Saturday, June 26, 2004

Passing paper at the pub

On Friday evenings, after work, I am lightly 'scheduled' to be at our 'local' to meet friends; husband and I are part of a lose collection of 'regulars' with a tight-knit core, and normally we might wander by two or three times a week to chat with the ever-changing gang and the amiable and funny barstaff. Fridays are a pretty permanent 'date' for us.

Friday afternoon I got an email from a close friend - not much of a pub person, so not too often at the 'round table' - asking if I'd be there. If so, she'd drop by.

Hmm. I hadn't really thought about it. Suddenly, it seemed a very daunting prospect, in my current situation. My friends were in all sorts of varying degrees of knowledge about the situation; some were going to be gobsmacked that anything was wrong (many never noticed the hearing aid, first to last), others were going to be upset, I knew, because I am lucky and I have friends who have invested their emotions in me; some might be in denial (it's happened) and insist on trying to speak to me; all would have to communicate through the clumsy method of writing to me with paper and pen, in a complex social setting with multiple conversations going on. Others in the pub would stare, I would stand out. I'd probably look like a freak. It would be a damned nuisance for all my friends.

On the other hand, what if my hearing didn't come back? What am I going to do, never go to a pub or party again? Never socialize again?

These people have invested in me over all these years. They would care if I vanished tomorrow. I owed it to them to swallow this and not to reject them, isolating myself in a cloud of self-pity.

So I went to the pub. It was a racous and merry time, and amongst many messages of concern, many hugs and exclaimations of upset and expressions of frustration and helplessness, the novelty of the paper and pen proved amusing enough to cause a lot of laughter and funny moments (such as one friend repeatedly feigning tearing off and eating comments that she had written ill-advisedly). At first they tried to write for me the essence of every turn of the multi-player conversation: "RUDE" protested my friend when I told her she needn't. But I convinced them it was impractical, just as trying to follow every conversation at a large and crowded table is, and shortly we settled into a very natural process whereby what I needed to understand was made understandable to me. It worked far better than I could ever have hoped. I am ashamed at having hesitations, and at not giving them the credit to adapt marvellously. Two, a married couple and two of my - our - very closest friends, have already decided they are going to learn ASL; one of the pair already knows it - well, she learned a lot of it as a child at camp - well, it was Bible Camp, and she learned it in the aid of converting the deaf heathen, so it was with much uproarious laughter that we discovered she is very facile at signing passages from the Bible, and knows the words for things like "Christ", "Crucifix", "Salvation", "Born-Again" etc - all the words likely to come up in my everyday conversation.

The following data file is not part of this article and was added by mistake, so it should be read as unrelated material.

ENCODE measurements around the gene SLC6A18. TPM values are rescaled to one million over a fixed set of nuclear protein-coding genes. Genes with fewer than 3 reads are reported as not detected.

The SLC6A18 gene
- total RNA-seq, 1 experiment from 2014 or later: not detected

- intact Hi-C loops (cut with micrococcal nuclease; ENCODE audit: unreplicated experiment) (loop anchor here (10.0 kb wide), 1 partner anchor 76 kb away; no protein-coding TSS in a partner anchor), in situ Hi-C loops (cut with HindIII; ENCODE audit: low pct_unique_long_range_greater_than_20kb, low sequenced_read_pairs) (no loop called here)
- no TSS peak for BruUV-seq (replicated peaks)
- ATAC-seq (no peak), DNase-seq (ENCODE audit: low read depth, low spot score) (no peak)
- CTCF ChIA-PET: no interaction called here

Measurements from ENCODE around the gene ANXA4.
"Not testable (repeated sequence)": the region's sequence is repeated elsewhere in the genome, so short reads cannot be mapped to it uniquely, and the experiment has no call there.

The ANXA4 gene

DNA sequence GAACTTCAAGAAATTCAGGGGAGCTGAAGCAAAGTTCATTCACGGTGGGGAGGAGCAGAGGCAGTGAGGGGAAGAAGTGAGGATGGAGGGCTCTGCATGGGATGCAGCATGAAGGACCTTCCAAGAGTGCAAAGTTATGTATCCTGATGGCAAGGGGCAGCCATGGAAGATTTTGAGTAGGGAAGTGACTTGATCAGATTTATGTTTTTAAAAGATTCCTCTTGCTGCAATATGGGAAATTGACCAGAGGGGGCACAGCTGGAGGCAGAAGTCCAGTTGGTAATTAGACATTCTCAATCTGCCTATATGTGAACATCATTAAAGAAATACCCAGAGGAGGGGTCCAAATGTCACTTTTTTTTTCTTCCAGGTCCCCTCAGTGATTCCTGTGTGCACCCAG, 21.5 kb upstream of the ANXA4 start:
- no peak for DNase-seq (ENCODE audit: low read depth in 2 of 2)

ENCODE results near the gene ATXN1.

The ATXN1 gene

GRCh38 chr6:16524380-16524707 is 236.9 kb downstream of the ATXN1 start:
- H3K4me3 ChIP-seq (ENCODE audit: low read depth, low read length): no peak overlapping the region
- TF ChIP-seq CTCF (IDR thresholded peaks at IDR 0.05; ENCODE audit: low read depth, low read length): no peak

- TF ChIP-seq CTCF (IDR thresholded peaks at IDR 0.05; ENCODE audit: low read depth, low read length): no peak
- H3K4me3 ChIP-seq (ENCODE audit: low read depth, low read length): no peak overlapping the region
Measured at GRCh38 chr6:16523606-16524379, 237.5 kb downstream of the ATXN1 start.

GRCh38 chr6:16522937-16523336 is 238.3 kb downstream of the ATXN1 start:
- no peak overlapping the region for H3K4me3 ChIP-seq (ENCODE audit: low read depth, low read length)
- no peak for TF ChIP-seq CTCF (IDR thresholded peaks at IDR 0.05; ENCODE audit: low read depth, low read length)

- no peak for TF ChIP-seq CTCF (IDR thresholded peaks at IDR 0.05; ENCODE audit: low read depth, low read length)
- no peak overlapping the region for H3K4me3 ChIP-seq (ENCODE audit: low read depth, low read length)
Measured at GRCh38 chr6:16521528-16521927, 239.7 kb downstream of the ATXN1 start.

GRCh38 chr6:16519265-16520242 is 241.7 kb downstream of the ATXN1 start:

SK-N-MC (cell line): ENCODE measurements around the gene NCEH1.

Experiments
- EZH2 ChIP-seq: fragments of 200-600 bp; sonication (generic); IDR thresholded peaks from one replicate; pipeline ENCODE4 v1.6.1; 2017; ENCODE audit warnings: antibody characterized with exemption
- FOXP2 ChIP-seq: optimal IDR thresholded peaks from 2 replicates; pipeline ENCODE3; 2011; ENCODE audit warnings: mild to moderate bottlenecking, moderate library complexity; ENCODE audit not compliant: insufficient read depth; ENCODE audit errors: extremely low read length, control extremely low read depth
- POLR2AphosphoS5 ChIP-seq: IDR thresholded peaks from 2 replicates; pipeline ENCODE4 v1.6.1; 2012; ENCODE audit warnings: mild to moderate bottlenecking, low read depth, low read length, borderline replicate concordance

The most frequent question was the one I can't answer - "Will this drug help?"

But for their part, any help was offered. Drives, assistance in accessing technology (one tried to give me the TREO off her belt, the better for me to communicate with), help getting information on government programs which will help. Anything they could think of offering. Anything, anything, just let us know.

How lucky I am to have such friends. Cultivate and care for those select few around you well, my friends; when you need them, you need them badly.



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